The Environmental Protection Agency’s time on UNLV’s campus is scheduled to end in September 2020 after its five-year lease expires.
But if the agency relocates sooner on suggestion of the federal government, it would be an “unfortunate loss” to UNLV, according to Gerry Bomotti, senior vice president for finance and business.
“We have welcomed our partnership with them,” Bomotti said. “We’ve felt it’s been a positive relationship.”
The EPA has occupied five buildings on UNLV’s campus since 1966, completing research, providing the university with adjunct faculty members and giving graduate assistants opportunity to do research. Bomotti added that having a presence on campus has likely benefited professors who have sought out grant opportunities with the EPA.
Space on campus has tightened over the past 50 years, Bomotti said, and the university needs the land for future growth. He said a master plan includes tearing down the buildings in the next 10 years.
When the EPA complex was first built, the facilities were on the edge of campus, with no buildings around it. Development in that area since then included the main library, which is directly across from the complex.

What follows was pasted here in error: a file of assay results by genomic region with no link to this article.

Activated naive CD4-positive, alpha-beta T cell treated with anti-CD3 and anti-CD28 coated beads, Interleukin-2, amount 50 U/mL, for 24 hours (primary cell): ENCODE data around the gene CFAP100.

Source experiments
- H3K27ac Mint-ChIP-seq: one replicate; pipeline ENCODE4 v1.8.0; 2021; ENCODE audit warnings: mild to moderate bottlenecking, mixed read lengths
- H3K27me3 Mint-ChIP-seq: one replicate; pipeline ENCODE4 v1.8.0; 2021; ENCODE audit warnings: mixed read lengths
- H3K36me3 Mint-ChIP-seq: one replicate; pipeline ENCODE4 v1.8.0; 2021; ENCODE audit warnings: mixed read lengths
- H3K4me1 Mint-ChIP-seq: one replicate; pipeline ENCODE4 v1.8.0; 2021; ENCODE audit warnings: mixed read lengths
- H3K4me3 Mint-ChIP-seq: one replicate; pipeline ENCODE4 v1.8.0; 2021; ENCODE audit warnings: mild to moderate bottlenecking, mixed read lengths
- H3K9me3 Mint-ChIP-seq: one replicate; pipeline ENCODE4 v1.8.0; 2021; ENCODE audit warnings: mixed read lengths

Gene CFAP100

Bomotti said the university would have liked to see the EPA redevelop and occupy space at the Harry Reid Research and Technology Park, which is managed by UNLV Research Foundation.
Bomotti said Reid secured nearly $8 million in federal funding for the EPA to develop plans for long-term facility needs.
“To my knowledge, they hadn’t finished any plans,” he said. “We felt that the research park was a good option for them to consider as a location.”
Contact Natalie Bruzda at email@example.com or 702-477-3897. Follow @NatalieBruzda on Twitter.
Did you know?
Since 1966, UNLV has added numerous buildings to its campus, including the student union, Judy Bayley Theatre, the life sciences building, the Flora Dungan humanities building and Thomas & Mack Center.